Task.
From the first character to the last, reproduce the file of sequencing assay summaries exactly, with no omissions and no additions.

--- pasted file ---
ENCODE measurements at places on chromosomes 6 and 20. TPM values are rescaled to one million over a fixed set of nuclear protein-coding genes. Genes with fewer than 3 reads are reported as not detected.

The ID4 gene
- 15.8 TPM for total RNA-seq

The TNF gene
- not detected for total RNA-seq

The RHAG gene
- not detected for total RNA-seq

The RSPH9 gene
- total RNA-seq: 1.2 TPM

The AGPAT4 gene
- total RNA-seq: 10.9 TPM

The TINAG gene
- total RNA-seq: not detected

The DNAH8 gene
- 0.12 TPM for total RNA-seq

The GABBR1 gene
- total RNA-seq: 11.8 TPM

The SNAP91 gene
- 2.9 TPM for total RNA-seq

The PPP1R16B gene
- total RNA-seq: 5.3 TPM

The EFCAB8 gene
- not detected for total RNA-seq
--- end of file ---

ENCODE measurements at places on chromosomes 6 and 20. TPM values are rescaled to one million over a fixed set of nuclear protein-coding genes. Genes with fewer than 3 reads are reported as not detected.

The ID4 gene
- 15.8 TPM for total RNA-seq

The TNF gene
- not detected for total RNA-seq

The RHAG gene
- not detected for total RNA-seq

The RSPH9 gene
- total RNA-seq: 1.2 TPM

The AGPAT4 gene
- total RNA-seq: 10.9 TPM

The TINAG gene
- total RNA-seq: not detected

The DNAH8 gene
- 0.12 TPM for total RNA-seq

The GABBR1 gene
- total RNA-seq: 11.8 TPM

The SNAP91 gene
- 2.9 TPM for total RNA-seq

The PPP1R16B gene
- total RNA-seq: 5.3 TPM

The EFCAB8 gene
- not detected for total RNA-seq